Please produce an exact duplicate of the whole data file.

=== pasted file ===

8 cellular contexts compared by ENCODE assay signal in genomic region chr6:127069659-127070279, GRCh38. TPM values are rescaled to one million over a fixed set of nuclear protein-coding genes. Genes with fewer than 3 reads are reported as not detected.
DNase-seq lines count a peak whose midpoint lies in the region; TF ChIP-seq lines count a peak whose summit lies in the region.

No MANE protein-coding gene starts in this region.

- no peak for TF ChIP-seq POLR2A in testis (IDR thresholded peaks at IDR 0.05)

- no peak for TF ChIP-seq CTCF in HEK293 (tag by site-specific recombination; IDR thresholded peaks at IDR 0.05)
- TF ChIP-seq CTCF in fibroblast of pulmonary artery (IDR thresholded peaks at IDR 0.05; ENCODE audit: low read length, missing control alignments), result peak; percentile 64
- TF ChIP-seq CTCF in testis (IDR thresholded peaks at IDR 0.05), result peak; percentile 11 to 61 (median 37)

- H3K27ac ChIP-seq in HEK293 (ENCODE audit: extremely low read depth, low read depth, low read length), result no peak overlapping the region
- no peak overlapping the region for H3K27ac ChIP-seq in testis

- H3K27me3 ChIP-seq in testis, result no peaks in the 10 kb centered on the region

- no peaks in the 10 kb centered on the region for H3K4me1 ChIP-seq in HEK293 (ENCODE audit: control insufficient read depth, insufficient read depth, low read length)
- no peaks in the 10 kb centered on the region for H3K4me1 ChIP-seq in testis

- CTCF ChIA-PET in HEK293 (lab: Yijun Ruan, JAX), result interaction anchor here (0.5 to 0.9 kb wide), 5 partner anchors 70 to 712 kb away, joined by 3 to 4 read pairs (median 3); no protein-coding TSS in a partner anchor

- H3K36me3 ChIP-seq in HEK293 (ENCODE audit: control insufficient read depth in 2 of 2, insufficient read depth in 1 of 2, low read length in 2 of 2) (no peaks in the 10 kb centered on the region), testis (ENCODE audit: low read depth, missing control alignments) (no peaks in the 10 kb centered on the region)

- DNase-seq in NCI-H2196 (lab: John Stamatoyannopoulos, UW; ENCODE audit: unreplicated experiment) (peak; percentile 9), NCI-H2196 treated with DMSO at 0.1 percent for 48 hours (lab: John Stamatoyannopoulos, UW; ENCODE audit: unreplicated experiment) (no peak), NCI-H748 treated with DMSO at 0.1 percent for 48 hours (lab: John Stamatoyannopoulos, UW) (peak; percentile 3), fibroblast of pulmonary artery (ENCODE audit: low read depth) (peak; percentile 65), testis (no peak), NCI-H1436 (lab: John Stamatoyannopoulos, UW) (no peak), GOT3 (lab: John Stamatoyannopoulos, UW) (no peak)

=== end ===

8 cellular contexts compared by ENCODE assay signal in genomic region chr6:127069659-127070279, GRCh38. TPM values are rescaled to one million over a fixed set of nuclear protein-coding genes. Genes with fewer than 3 reads are reported as not detected.
DNase-seq lines count a peak whose midpoint lies in the region; TF ChIP-seq lines count a peak whose summit lies in the region.

No MANE protein-coding gene starts in this region.

- no peak for TF ChIP-seq POLR2A in testis (IDR thresholded peaks at IDR 0.05)

- no peak for TF ChIP-seq CTCF in HEK293 (tag by site-specific recombination; IDR thresholded peaks at IDR 0.05)
- TF ChIP-seq CTCF in fibroblast of pulmonary artery (IDR thresholded peaks at IDR 0.05; ENCODE audit: low read length, missing control alignments), result peak; percentile 64
- TF ChIP-seq CTCF in testis (IDR thresholded peaks at IDR 0.05), result peak; percentile 11 to 61 (median 37)

- H3K27ac ChIP-seq in HEK293 (ENCODE audit: extremely low read depth, low read depth, low read length), result no peak overlapping the region
- no peak overlapping the region for H3K27ac ChIP-seq in testis

- H3K27me3 ChIP-seq in testis, result no peaks in the 10 kb centered on the region

- no peaks in the 10 kb centered on the region for H3K4me1 ChIP-seq in HEK293 (ENCODE audit: control insufficient read depth, insufficient read depth, low read length)
- no peaks in the 10 kb centered on the region for H3K4me1 ChIP-seq in testis

- CTCF ChIA-PET in HEK293 (lab: Yijun Ruan, JAX), result interaction anchor here (0.5 to 0.9 kb wide), 5 partner anchors 70 to 712 kb away, joined by 3 to 4 read pairs (median 3); no protein-coding TSS in a partner anchor

- H3K36me3 ChIP-seq in HEK293 (ENCODE audit: control insufficient read depth in 2 of 2, insufficient read depth in 1 of 2, low read length in 2 of 2) (no peaks in the 10 kb centered on the region), testis (ENCODE audit: low read depth, missing control alignments) (no peaks in the 10 kb centered on the region)

- DNase-seq in NCI-H2196 (lab: John Stamatoyannopoulos, UW; ENCODE audit: unreplicated experiment) (peak; percentile 9), NCI-H2196 treated with DMSO at 0.1 percent for 48 hours (lab: John Stamatoyannopoulos, UW; ENCODE audit: unreplicated experiment) (no peak), NCI-H748 treated with DMSO at 0.1 percent for 48 hours (lab: John Stamatoyannopoulos, UW) (peak; percentile 3), fibroblast of pulmonary artery (ENCODE audit: low read depth) (peak; percentile 65), testis (no peak), NCI-H1436 (lab: John Stamatoyannopoulos, UW) (no peak), GOT3 (lab: John Stamatoyannopoulos, UW) (no peak)